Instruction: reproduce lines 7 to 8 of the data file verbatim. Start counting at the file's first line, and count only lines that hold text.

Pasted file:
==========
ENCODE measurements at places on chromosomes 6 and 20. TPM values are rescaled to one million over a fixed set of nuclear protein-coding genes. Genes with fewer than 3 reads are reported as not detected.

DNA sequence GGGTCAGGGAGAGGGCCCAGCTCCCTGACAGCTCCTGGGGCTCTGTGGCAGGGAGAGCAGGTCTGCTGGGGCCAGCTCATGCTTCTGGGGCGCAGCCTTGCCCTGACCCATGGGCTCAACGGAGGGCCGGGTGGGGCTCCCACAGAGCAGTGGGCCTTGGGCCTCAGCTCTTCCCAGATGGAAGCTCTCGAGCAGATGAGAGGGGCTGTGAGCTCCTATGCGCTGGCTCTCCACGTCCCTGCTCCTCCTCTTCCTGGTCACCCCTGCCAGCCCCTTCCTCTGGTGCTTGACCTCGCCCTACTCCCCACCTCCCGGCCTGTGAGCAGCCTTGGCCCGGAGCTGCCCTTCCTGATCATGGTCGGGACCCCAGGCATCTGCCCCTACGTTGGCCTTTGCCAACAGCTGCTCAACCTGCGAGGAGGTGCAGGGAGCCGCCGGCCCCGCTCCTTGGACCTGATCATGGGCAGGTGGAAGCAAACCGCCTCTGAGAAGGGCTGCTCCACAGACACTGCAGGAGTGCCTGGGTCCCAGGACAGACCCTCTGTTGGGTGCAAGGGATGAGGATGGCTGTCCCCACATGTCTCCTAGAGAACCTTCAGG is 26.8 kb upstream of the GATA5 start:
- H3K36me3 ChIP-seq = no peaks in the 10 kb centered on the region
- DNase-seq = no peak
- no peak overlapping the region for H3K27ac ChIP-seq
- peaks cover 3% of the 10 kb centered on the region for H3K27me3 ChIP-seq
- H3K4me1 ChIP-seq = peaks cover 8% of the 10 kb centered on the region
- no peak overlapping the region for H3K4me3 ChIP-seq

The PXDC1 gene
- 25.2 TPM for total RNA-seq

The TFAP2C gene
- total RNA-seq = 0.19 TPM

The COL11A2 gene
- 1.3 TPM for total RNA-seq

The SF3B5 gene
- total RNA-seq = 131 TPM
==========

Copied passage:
- H3K4me1 ChIP-seq = peaks cover 8% of the 10 kb centered on the region
- no peak overlapping the region for H3K4me3 ChIP-seq